This misshapen blotch was once the brightest supernova ever recorded

In the spring of the year 1006, Earth's sky was drastically altered by the appearance of a supernova that was brighter than the entire combined night sky. Mentioned in historical records throughout Europe, Asia, Africa, and North America, this supernova was likely bright enough to be visible during daylight hours, with some accounts even claiming it cast its own shadows. Now, 1007 years later, this exploded star doesn't look quite so impressive.

This supernova remnant was first identified as the 1006 object back in 1965. While these remnants belong to what was briefly the most impressive guest star in human history, second only in relative brightness to our own Sun, these days the remains are mostly visible only in the X-ray spectrum. A NASA astronomer explains:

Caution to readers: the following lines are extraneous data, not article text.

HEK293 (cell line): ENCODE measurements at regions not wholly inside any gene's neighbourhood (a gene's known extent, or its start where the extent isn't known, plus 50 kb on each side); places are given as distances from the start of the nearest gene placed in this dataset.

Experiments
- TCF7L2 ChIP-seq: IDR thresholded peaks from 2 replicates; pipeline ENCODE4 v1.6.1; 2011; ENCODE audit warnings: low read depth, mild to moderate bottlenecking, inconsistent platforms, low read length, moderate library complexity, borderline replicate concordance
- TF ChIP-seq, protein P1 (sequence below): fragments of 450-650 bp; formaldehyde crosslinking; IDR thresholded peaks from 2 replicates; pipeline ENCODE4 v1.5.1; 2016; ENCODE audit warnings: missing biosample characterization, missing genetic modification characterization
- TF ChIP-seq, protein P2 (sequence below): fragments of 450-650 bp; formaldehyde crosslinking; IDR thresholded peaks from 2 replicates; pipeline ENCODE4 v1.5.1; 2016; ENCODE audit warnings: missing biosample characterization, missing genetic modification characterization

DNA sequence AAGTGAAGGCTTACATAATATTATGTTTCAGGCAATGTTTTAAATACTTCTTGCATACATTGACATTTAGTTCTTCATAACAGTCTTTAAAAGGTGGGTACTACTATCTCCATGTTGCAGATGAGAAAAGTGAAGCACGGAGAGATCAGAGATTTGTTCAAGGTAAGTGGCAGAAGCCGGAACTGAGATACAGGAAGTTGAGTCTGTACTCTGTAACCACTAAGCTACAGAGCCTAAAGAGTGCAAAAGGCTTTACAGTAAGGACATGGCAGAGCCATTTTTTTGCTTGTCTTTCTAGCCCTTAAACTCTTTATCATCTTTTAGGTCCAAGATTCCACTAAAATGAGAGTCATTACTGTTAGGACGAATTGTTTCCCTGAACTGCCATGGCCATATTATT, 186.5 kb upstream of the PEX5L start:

The expanding debris cloud from the stellar explosion, found in the southerly constellation the Wolf (Lupus), still puts on a cosmic light show across the electromagnetic spectrum. In fact, the above image results from three colors of X-rays taken by the orbiting Chandra X-ray Observatory. Now known as the SN 1006 supernova remnant, the debris cloud appears to be about 60 light-years across and is understood to represent the remains of a white dwarf star. Part of a binary star system, the compact white dwarf gradually captured material from its companion star. The buildup in mass finally triggered a thermonuclear explosion that destroyed the dwarf star. Because the distance to the supernova remnant is about 7,000 light-years, that explosion actually happened 7,000 years before the light reached Earth in 1006. Shockwaves in the remnant accelerate particles to extreme energies and are thought to be a source of the mysterious cosmic rays.

For more information, not to mention lots of other amazing images from the depths of space, check out NASA's Astronomy Photo of the Day.

Image credit: NASA/CXC/P. Frank Winkler (Middlebury College)